Prostate cancer develops when abnormal cells in the prostate gland start to mutate and grow uncontrollably and more rapidly than normal cells. These abnormal cells can sometimes grow outside the prostate and into different parts of the body.
While the disease is potentially deadly, it is also highly treatable, especially if it is detected in its early stages. However, many men let prostate cancer go untreated because they don’t know how to read the signs.
Knowing how to read the symptoms of prostate cancer could mean the difference between radiation treatment and eradicating it with minimal intervention. Let’s take a look at some of the early warning signs of prostate cancer.
Most of the time, there are no warning signs. Having a regular blood test (PSA or prostate-specific antigen) is the best way, along with a prostate examination. Men can have a single PSA test at age 40 to look at their future risk of developing prostate cancer. A PSA at or below the median (about 0.8ng/mL) means the lifetime risk is low. If it is above the median but in the normal range, the risk is no different from any other man.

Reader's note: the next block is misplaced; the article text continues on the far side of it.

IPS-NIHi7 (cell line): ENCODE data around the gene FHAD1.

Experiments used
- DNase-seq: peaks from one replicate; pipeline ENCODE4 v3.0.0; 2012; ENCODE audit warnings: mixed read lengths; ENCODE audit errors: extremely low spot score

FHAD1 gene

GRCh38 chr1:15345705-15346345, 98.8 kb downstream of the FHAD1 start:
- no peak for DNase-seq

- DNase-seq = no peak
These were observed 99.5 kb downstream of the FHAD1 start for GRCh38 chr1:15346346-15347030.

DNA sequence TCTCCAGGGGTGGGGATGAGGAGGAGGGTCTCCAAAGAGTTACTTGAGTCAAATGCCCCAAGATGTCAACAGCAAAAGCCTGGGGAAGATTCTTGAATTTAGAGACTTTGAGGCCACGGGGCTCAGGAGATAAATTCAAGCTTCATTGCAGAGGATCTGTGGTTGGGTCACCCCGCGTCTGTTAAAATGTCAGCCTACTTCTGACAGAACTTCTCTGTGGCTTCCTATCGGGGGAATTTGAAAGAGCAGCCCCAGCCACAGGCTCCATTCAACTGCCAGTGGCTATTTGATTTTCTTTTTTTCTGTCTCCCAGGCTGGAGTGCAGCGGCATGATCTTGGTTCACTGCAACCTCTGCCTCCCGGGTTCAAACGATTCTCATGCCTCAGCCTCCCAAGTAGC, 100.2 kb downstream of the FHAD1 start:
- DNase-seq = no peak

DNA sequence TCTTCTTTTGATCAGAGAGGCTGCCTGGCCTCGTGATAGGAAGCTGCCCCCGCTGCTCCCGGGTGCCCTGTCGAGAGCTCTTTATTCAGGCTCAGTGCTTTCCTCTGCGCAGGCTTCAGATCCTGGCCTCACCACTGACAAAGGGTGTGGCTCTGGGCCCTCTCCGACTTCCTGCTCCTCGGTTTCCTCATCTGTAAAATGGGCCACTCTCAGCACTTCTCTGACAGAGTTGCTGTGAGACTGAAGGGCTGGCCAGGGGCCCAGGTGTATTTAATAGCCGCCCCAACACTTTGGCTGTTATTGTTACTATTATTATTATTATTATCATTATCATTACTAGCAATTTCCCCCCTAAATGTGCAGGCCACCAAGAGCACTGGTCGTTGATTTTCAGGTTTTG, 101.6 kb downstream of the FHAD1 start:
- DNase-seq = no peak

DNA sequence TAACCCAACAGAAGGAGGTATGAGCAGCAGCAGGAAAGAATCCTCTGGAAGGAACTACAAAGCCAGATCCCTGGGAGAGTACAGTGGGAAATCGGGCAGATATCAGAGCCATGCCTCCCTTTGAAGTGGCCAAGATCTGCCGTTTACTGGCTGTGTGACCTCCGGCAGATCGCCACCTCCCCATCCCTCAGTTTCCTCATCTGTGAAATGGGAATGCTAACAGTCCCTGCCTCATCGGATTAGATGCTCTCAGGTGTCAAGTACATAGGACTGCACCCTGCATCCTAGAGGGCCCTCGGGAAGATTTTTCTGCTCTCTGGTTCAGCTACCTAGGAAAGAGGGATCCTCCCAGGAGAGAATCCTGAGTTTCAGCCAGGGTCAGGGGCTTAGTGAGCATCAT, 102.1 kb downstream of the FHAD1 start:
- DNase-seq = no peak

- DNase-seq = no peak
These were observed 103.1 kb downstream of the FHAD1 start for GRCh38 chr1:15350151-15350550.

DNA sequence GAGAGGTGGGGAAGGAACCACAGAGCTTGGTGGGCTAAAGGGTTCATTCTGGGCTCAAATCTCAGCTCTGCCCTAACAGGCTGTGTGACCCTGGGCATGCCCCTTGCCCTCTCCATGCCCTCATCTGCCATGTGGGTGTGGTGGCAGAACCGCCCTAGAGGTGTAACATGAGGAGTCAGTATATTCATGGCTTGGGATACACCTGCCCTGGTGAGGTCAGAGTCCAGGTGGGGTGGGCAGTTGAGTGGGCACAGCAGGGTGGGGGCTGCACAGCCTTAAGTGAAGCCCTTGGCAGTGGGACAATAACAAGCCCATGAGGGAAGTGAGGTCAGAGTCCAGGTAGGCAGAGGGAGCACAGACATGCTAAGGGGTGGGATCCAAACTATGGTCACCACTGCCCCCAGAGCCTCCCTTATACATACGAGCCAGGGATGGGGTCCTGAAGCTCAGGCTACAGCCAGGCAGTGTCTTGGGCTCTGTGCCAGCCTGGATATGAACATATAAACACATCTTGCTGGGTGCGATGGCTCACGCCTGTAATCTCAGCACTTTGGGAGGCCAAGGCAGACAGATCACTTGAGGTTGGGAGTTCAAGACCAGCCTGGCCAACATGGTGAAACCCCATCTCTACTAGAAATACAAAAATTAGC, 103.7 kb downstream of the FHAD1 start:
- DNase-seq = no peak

With some risk factors (such as first degree relatives having had prostate cancer), the risk is increased, so screening is recommended from age 40 with annual PSA and rectal exam. In the absence of risk factors, screening can begin at age 50.
When there are symptoms that occur, it may be that the prostate cancer is more advanced. You are strongly advised to see your doctor if you have any o the following:
• Blood in the urine
• Painful urination or difficulty urinating, as well as frequent urination (particularly) at night
• Reduced urinary flow
• Reduced bladder control
• Blood in the semen
Many of these symptoms are identical to those of benign prostatic hyperplasia. This a common, non-cancerous enlargement of the prostate gland – referred to simply as an “enlarged prostate”.
Symptoms of BPH become more prevalent as men get older and are seen in 90% of men in their seventies and eighties. It is often confused with prostate cancer upon self-diagnosis.
If you have any further questions about prostate cancer and would like to book an appointment, please feel free to call.
While you’re here, learn some more about prostate cancer and what we can do to help: